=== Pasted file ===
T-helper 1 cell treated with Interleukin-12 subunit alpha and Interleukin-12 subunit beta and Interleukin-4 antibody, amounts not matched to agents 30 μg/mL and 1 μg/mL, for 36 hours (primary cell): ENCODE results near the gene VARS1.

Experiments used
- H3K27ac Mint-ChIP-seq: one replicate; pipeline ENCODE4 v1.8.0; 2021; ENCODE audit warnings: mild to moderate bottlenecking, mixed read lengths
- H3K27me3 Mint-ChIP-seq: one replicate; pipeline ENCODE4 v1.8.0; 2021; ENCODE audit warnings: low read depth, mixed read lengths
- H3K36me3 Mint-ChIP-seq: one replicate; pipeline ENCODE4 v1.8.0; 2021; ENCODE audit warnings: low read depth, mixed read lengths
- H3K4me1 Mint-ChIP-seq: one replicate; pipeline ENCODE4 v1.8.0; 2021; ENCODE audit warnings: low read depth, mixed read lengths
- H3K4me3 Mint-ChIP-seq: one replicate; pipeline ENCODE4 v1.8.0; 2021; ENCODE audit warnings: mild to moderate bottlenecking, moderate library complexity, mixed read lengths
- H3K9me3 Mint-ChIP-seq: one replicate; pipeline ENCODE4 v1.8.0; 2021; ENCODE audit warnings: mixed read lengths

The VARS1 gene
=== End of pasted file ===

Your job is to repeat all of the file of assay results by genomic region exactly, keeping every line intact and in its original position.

T-helper 1 cell treated with Interleukin-12 subunit alpha and Interleukin-12 subunit beta and Interleukin-4 antibody, amounts not matched to agents 30 μg/mL and 1 μg/mL, for 36 hours (primary cell): ENCODE results near the gene VARS1.

Experiments used
- H3K27ac Mint-ChIP-seq: one replicate; pipeline ENCODE4 v1.8.0; 2021; ENCODE audit warnings: mild to moderate bottlenecking, mixed read lengths
- H3K27me3 Mint-ChIP-seq: one replicate; pipeline ENCODE4 v1.8.0; 2021; ENCODE audit warnings: low read depth, mixed read lengths
- H3K36me3 Mint-ChIP-seq: one replicate; pipeline ENCODE4 v1.8.0; 2021; ENCODE audit warnings: low read depth, mixed read lengths
- H3K4me1 Mint-ChIP-seq: one replicate; pipeline ENCODE4 v1.8.0; 2021; ENCODE audit warnings: low read depth, mixed read lengths
- H3K4me3 Mint-ChIP-seq: one replicate; pipeline ENCODE4 v1.8.0; 2021; ENCODE audit warnings: mild to moderate bottlenecking, moderate library complexity, mixed read lengths
- H3K9me3 Mint-ChIP-seq: one replicate; pipeline ENCODE4 v1.8.0; 2021; ENCODE audit warnings: mixed read lengths

The VARS1 gene